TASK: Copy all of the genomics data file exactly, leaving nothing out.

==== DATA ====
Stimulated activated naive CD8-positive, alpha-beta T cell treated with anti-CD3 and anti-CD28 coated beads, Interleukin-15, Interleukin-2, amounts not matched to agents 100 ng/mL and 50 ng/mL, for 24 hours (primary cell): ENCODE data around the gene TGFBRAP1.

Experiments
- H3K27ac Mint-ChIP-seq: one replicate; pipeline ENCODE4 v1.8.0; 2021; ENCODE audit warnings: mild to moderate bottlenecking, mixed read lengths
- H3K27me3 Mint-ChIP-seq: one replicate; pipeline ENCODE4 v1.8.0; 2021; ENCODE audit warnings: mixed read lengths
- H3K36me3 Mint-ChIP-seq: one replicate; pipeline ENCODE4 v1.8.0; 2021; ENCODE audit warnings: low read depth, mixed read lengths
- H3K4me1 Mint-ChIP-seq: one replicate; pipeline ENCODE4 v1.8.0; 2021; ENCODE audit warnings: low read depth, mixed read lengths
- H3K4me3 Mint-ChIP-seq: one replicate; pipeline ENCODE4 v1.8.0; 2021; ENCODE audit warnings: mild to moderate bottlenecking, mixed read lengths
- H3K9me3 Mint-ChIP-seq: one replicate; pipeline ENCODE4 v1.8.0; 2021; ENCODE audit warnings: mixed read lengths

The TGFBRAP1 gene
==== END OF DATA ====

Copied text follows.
Stimulated activated naive CD8-positive, alpha-beta T cell treated with anti-CD3 and anti-CD28 coated beads, Interleukin-15, Interleukin-2, amounts not matched to agents 100 ng/mL and 50 ng/mL, for 24 hours (primary cell): ENCODE data around the gene TGFBRAP1.

Experiments
- H3K27ac Mint-ChIP-seq: one replicate; pipeline ENCODE4 v1.8.0; 2021; ENCODE audit warnings: mild to moderate bottlenecking, mixed read lengths
- H3K27me3 Mint-ChIP-seq: one replicate; pipeline ENCODE4 v1.8.0; 2021; ENCODE audit warnings: mixed read lengths
- H3K36me3 Mint-ChIP-seq: one replicate; pipeline ENCODE4 v1.8.0; 2021; ENCODE audit warnings: low read depth, mixed read lengths
- H3K4me1 Mint-ChIP-seq: one replicate; pipeline ENCODE4 v1.8.0; 2021; ENCODE audit warnings: low read depth, mixed read lengths
- H3K4me3 Mint-ChIP-seq: one replicate; pipeline ENCODE4 v1.8.0; 2021; ENCODE audit warnings: mild to moderate bottlenecking, mixed read lengths
- H3K9me3 Mint-ChIP-seq: one replicate; pipeline ENCODE4 v1.8.0; 2021; ENCODE audit warnings: mixed read lengths

The TGFBRAP1 gene